English: The study is of concern to any reader interested in the development of indigenous South African languages and peoples, academics specialising in onomastics and all related disciplines, and politicians who take decisions on name changes. It would be advisable to give the study greater publicity in, for example, the cultural societies of the Bushmen (San) and the provincial and national Place Name Committees, rather than only in academic circles.
The study fills a large gap in the understanding of the role of the Bushmen in the history of South Africa. It is a pioneering work with information that threatened to disappear into archives along with the results of earlier researchers. However, this information is presented in a new manner to recognise and preserve the cultural heritage of the Bushmen. The overwhelming phonetic data are presented systematically and with care in order to explain transfer, translation and tautological patterns.
The reliability of the conclusion reached at each name that is discussed rests on the recognised onomastic technique followed by tracing the original meanings of each name. This technique enables one to determine whether there was a correlation between the toponymic motive or transfer and translation. This led to various explanations by taking into account folk etymological and oral transfer in the origins of the names. The sources used were indispensable and form the basis of the arguments.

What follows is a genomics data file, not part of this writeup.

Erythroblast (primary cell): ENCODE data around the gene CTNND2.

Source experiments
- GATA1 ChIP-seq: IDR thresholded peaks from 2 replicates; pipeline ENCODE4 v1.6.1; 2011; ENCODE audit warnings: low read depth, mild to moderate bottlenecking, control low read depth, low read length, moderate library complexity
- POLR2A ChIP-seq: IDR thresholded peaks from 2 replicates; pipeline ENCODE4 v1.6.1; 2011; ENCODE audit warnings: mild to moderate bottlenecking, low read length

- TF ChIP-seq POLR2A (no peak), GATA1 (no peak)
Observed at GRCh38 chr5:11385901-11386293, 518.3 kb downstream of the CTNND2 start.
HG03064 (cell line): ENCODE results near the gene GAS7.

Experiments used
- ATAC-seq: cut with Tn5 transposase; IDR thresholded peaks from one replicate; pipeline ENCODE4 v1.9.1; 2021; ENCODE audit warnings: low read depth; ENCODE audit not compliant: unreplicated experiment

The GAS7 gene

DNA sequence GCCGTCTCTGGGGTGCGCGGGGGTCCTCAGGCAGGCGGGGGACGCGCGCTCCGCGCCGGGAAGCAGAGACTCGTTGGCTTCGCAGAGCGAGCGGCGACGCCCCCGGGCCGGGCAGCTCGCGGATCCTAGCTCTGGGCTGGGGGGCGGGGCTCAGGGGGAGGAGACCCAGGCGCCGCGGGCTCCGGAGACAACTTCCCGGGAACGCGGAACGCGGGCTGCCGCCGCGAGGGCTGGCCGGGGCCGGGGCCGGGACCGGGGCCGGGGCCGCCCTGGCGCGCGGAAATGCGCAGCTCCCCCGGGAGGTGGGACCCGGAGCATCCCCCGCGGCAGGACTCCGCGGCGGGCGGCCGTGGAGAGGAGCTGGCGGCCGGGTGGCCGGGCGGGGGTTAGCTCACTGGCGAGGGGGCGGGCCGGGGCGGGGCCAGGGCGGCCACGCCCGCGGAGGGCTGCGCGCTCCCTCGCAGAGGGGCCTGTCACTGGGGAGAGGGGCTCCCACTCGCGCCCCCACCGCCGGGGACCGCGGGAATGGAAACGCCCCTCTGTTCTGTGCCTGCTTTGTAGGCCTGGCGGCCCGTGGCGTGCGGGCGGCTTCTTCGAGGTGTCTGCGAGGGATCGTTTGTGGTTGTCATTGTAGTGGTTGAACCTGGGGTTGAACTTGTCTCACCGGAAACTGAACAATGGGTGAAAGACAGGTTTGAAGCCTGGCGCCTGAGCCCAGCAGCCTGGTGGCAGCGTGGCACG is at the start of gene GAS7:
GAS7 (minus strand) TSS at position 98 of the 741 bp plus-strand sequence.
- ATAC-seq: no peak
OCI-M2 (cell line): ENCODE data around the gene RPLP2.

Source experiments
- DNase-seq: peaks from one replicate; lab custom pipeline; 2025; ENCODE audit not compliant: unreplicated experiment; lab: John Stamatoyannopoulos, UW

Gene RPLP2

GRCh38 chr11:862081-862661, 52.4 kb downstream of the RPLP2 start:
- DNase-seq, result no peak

The contribution is a culmination of many years’ research in the field of Bushman culture. Knowledge of the complex Bushman language (which the author has) is not essential in order to appreciate its value.
The scientific and academic merits of the study are reflected in the processing and analysis of the data at each name, resulting in a meaningful and elucidating conclusion (Reviewer 1: my translation, PER).